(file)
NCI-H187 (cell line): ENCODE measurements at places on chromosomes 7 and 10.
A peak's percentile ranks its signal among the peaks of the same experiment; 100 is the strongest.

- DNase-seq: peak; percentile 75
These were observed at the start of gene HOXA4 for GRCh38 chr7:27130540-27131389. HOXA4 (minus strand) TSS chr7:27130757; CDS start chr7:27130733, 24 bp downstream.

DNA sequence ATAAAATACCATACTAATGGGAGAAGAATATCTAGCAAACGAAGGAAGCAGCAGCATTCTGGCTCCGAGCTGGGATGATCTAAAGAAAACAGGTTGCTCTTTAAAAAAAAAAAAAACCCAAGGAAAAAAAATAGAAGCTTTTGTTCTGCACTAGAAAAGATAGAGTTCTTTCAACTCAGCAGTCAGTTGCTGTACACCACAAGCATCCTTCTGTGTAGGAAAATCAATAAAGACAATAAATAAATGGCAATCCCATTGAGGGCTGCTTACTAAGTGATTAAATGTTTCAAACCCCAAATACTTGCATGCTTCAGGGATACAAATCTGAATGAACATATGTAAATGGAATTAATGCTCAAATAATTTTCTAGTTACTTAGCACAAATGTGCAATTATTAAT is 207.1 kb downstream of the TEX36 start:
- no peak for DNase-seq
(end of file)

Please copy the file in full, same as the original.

NCI-H187 (cell line): ENCODE measurements at places on chromosomes 7 and 10.
A peak's percentile ranks its signal among the peaks of the same experiment; 100 is the strongest.

- DNase-seq: peak; percentile 75
These were observed at the start of gene HOXA4 for GRCh38 chr7:27130540-27131389. HOXA4 (minus strand) TSS chr7:27130757; CDS start chr7:27130733, 24 bp downstream.

DNA sequence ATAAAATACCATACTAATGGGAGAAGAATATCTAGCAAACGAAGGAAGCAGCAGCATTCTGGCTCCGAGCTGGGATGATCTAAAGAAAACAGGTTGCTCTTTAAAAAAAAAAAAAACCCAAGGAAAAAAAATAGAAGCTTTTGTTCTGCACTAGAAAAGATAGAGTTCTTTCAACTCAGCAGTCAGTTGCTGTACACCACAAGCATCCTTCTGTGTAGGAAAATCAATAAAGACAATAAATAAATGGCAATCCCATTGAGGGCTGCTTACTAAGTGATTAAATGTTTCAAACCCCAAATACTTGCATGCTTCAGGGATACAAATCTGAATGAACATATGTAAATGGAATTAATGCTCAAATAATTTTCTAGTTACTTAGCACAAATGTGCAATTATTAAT is 207.1 kb downstream of the TEX36 start:
- no peak for DNase-seq